This is a comprehensive and authoritative reference collection in the philosophy and methodology of the social sciences. The source materials selected are drawn from debates within the natural sciences as well as social scientific practice. This four volume set covers the traditional literature on the philosophy of the social sciences, and the contemporary philosophical and methodological debates developing at the heart of the disciplinary and interdisciplinary groups in the social sciences. It addresses the needs (...) of researchers and academics who are grappling with the relationship between questions of knowledge construction and the problems of social scientific method. (shrink)
Design research has been positioned as an important methodological contribution of the learning sciences. Despite the publication of a handbook on the subject, the practice of design research in education remains an eclectic collection of specific approaches implemented by different researchers and research groups. In this paper, I examine the learning sciences as a design science to identify its fundamental goals, methods, affiliations, and assumptions. I argue that inherent tensions arise when attempting to practice design research as an (...) analytic science. Drawing inspiration and insight from Chinese philosophy and the practice of Chinese medicine, I propose that the learning sciences may better attain its claims to science through greater reliance on inductive synthesis rather than linear causal analysis. In so doing, I reposition the endeavor of science making within the metaphysics of process philosophy instead of classical Western philosophy. I suggest that theory building will be strengthened empirically and pragmatically by more careful observation and systematic generalization of the stability patterns of design related phenomena. It also needs to be more situated in its orientation. (shrink)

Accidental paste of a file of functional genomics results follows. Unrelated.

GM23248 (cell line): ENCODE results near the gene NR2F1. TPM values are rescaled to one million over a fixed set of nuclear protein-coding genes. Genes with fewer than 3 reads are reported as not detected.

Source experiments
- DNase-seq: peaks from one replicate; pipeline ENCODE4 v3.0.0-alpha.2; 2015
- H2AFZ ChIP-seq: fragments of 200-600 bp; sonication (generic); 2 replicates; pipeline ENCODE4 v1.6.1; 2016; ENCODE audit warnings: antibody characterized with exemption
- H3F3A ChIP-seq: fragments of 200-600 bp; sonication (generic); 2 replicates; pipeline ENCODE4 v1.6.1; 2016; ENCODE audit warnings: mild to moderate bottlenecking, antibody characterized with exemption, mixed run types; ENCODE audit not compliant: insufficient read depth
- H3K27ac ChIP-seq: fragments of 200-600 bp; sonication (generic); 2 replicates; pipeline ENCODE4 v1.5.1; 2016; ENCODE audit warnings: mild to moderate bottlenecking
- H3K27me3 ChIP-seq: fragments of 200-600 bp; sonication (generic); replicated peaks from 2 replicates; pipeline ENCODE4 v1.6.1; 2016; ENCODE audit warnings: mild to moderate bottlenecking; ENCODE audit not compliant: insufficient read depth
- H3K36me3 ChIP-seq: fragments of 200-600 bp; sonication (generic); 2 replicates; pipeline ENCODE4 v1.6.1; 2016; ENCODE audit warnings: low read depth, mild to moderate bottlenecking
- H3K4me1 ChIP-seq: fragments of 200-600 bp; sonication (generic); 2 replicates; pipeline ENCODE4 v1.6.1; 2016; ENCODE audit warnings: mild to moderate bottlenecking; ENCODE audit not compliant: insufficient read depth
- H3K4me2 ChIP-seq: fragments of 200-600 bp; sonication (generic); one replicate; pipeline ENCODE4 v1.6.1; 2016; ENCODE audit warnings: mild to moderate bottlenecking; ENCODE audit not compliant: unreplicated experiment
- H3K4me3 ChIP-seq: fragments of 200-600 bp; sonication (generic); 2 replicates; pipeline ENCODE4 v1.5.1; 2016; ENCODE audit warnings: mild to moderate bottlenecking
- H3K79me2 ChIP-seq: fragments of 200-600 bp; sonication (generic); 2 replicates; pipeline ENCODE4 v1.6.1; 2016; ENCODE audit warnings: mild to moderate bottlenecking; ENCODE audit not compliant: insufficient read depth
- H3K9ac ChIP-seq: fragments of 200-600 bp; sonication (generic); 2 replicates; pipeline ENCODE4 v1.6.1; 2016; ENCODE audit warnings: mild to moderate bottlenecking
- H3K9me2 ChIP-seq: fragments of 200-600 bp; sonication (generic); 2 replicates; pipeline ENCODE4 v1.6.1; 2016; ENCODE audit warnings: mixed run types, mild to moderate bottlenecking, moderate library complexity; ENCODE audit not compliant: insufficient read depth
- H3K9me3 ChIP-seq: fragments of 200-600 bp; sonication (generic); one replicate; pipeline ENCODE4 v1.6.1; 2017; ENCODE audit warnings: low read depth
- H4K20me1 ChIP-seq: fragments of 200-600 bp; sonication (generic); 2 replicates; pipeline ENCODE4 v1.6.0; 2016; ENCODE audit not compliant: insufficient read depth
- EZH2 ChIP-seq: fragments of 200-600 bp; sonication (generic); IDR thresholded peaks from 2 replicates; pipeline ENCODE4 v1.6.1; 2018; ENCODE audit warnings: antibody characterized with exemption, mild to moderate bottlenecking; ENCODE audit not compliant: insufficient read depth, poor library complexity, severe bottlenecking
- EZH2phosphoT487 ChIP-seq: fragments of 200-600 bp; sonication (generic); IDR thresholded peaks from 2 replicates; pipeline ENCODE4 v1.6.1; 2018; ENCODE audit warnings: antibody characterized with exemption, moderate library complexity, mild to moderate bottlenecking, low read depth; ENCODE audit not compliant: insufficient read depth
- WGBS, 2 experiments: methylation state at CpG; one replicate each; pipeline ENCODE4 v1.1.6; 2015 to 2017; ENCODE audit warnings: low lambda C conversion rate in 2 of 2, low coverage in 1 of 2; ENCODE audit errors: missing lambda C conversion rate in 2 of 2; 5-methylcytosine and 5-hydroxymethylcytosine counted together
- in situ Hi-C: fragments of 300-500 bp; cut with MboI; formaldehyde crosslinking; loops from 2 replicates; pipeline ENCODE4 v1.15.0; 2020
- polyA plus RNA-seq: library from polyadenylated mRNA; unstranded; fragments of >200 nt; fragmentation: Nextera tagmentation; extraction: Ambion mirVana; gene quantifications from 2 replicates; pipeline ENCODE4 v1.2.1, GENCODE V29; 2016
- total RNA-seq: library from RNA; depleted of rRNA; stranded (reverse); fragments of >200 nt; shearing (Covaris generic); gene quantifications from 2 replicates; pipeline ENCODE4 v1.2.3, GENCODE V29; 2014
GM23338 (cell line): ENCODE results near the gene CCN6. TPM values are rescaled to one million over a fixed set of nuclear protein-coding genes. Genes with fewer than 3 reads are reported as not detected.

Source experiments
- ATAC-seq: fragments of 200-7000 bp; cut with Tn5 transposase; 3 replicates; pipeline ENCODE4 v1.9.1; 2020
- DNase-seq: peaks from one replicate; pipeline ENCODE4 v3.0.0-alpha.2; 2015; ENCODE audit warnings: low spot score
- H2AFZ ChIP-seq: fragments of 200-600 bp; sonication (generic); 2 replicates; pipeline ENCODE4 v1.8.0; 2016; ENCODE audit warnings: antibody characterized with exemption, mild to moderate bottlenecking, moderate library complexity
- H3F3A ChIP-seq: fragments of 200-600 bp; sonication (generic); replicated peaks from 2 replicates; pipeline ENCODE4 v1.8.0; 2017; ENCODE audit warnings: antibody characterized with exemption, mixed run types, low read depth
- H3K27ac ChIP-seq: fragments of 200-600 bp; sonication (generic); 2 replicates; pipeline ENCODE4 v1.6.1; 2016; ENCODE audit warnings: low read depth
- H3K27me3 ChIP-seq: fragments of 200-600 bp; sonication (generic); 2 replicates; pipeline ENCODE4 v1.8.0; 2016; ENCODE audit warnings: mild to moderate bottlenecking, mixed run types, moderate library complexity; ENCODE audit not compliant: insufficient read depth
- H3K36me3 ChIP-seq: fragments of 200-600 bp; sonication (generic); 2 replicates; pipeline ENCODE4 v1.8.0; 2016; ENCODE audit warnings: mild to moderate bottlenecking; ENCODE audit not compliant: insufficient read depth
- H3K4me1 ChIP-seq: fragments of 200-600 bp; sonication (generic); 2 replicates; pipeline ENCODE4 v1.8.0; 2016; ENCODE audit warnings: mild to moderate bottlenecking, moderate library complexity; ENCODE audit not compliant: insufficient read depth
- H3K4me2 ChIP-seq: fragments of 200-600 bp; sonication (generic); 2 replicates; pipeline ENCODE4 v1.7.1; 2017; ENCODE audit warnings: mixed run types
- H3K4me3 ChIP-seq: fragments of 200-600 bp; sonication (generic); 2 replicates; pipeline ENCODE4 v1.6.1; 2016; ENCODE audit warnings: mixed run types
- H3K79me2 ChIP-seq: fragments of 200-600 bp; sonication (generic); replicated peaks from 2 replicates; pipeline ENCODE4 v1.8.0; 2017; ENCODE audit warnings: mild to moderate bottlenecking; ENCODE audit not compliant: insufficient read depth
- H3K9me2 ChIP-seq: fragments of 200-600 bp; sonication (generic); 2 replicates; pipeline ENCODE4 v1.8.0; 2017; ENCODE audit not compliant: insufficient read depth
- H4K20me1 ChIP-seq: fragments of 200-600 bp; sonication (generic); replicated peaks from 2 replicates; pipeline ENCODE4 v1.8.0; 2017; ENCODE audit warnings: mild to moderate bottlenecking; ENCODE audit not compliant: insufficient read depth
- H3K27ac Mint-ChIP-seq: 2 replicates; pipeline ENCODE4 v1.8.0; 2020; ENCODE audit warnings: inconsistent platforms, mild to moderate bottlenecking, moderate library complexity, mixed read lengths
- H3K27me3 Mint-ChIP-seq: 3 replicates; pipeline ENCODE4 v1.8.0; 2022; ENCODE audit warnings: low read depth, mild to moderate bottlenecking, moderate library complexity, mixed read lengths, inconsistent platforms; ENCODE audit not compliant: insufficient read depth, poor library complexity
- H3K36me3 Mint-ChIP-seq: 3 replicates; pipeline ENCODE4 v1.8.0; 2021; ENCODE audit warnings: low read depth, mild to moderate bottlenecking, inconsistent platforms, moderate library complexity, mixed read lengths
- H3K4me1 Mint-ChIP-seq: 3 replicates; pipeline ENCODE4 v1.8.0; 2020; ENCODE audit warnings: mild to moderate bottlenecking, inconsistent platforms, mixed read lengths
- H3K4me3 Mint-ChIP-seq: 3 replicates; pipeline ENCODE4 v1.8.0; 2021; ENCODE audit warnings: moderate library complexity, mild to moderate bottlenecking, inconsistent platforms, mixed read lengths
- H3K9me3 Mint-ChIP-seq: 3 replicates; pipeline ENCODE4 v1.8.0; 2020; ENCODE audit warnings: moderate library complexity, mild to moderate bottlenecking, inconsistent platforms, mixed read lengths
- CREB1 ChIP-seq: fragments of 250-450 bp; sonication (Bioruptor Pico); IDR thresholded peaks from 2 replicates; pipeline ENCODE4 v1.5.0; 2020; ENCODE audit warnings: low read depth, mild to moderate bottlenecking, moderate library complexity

What are the relationships between philosophy and the history of philosophy, the history of science and the philosophy of science? This selection of essays by Lorenz Krüger (1932-1994) presents exemplary studies on the philosophy of John Locke and Immanuel Kant, on the history of physics and on the scope and limitations of scientific explanation, and a realistic understanding of science and truth. In his treatment of leading currents in 20th century philosophy, Krüger presents new and (...) original arguments for a deeper understanding of the continuity and dynamics of the development of scientific theory. These result in significant consequences for the claim of the sciences that they understand reality in a rational manner. The case studies are complemented by fundamental thoughts on the relationship between philosophy, science, and their common history. (shrink)
The issue of knowing what it means for a group to have collective beliefs is being discussed more and more in contemporary philosophy of the social sciences and philosophy of mind. Margaret Gilberts reconsideration of Durkheims viewpoint in the framework of the plural subjects account is one of the most famous. This has implications in the history and the sociology of scienceas well asin the history and sociology of philosophyalthough Gilbert only outlined them in the former (...) fields and said nothing about the latter. Symmetrically but independently, a historian of science, Mara Beller, has recently challenged Kuhns conception of the role of consensus in sciences in a brilliant analysis by carefully studying the history of Copenhagen School of Quantum Mechanics. Not only does she show the role of disagreement and controversies (doubting whether there was any collective belief characteristic in this group of physicists), but she even shakes up the very idea of individual beliefs. Each scientist (Heisenberg, Bohr, etc.) could be seen as divided into several selves. This paper contends that these two conceptions open important new horizons in several domains, especially if they are linked together. The paper assesses this claim in the light of empirical examples like the Vienna Circle, Copenhagen School, and, eventually, Cartesian philosophy. Key Words: plural subject polyphony collective briefs Cartesian argumentation. (shrink)
It is well known that Ernest Gellner made substantial use of his knowledge of the social sciences in philosophy. Here I discuss how he used it on the basis of a few examples taken from Gellner’s philosophical output. It is argued that he made a number of highly original “translations”, orre-interpretations, of philosophical theories and problems using his knowledge of the social sciences. While this method is endorsed, it is also argued that some of Gellner’s translations crossed (...) the line between the original and the idiosyncratic. (shrink)